The finance minister has said Lebanon will not be able to ask international donors for support at forthcoming conferences unless it first passes the 2018 budget to show backers that Beirut is serious about reforming the heavily indebted state.
“The country needs reforms, the budgets of ministries should be reduced and we have to send real positive signs to the states participating in the forthcoming international conferences,” Hariri said in a statement from his press office on Monday.
Lebanon hopes to win billions of dollars of international investment at a Paris conference due to take place on April 6. It is seeking funding for a 10-year $16 billion capital investment program aimed at lifting economic growth.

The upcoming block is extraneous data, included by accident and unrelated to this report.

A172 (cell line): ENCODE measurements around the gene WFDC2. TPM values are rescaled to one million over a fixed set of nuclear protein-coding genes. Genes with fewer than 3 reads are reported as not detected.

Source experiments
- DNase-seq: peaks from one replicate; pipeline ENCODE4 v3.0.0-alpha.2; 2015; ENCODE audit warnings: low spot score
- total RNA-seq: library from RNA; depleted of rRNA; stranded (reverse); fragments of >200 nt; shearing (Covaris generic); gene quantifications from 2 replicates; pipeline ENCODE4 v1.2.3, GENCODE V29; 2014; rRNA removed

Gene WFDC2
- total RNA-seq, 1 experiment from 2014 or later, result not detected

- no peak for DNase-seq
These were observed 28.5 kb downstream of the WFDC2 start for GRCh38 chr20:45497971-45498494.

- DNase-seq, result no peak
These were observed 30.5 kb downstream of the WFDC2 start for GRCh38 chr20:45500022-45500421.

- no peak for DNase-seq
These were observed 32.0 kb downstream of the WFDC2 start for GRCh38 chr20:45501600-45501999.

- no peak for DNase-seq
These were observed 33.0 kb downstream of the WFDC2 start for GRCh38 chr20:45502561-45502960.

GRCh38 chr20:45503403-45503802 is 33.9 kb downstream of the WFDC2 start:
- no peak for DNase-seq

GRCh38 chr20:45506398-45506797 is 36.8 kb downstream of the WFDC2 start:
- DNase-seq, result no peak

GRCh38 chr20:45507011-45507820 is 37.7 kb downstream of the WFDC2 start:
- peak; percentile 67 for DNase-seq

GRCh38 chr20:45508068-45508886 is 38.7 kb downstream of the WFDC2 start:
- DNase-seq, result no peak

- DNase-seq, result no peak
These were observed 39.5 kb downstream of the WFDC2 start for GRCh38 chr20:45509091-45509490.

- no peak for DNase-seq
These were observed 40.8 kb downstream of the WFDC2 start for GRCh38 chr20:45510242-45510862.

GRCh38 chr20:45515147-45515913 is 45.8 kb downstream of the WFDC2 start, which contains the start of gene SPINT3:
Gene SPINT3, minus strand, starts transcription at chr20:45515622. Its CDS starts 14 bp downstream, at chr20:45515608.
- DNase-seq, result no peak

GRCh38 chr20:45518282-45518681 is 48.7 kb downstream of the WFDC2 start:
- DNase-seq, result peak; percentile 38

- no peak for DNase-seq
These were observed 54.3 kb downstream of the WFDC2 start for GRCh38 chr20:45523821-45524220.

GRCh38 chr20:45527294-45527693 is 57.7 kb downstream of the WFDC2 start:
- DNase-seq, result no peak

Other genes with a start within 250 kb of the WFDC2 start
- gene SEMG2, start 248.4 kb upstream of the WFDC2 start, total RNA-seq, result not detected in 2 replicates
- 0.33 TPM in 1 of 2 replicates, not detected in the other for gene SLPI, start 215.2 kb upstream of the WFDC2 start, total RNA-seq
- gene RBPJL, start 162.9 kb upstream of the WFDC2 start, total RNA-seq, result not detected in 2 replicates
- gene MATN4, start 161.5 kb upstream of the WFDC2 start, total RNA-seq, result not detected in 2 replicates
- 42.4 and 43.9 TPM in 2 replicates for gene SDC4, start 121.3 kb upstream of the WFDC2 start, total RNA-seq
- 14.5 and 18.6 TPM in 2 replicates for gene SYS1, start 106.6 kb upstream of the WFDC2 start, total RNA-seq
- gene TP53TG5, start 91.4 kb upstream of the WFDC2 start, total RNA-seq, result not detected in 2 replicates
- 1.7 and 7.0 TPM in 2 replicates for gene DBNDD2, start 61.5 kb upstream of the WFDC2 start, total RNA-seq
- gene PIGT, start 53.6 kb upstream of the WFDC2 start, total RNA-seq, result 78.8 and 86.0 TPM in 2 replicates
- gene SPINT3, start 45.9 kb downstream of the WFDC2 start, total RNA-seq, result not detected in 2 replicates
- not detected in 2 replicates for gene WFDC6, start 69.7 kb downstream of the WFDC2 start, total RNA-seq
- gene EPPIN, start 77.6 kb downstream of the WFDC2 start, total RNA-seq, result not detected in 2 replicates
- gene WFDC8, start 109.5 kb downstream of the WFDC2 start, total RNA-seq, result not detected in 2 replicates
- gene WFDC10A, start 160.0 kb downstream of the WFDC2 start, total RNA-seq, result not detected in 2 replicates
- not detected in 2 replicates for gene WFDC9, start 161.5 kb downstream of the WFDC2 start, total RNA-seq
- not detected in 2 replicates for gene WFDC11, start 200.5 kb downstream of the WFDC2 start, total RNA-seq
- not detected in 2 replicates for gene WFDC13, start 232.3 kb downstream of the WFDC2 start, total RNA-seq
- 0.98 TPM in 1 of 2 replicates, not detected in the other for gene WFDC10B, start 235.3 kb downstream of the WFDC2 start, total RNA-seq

Lebanon’s public debt was estimated above 150 percent of GDP at the end of 2017, and is expected to rise rapidly with a budget deficit above 10 percent over the forecast horizon, the International Monetary Fund said this month.
The country has one of the world’s highest debt-to-GDP ratios in the world and its economic growth is very weak, battered by domestic tensions and conflict in neighboring Syria. Political deadlock had left it without a government budget from 2005 until it agreed one last year.
The IMF report said passing the 2018 budget and preparing for the Paris conference could provide opportunities to launch much-needed reforms.
Hariri said: “We will hold consecutive sessions to finish it before the date set by Speaker Nabih Berri on March 5, because everyone will be busy afterwards to prepare for the parliamentary elections.”
Parliamentary elections are due to take place on May 6.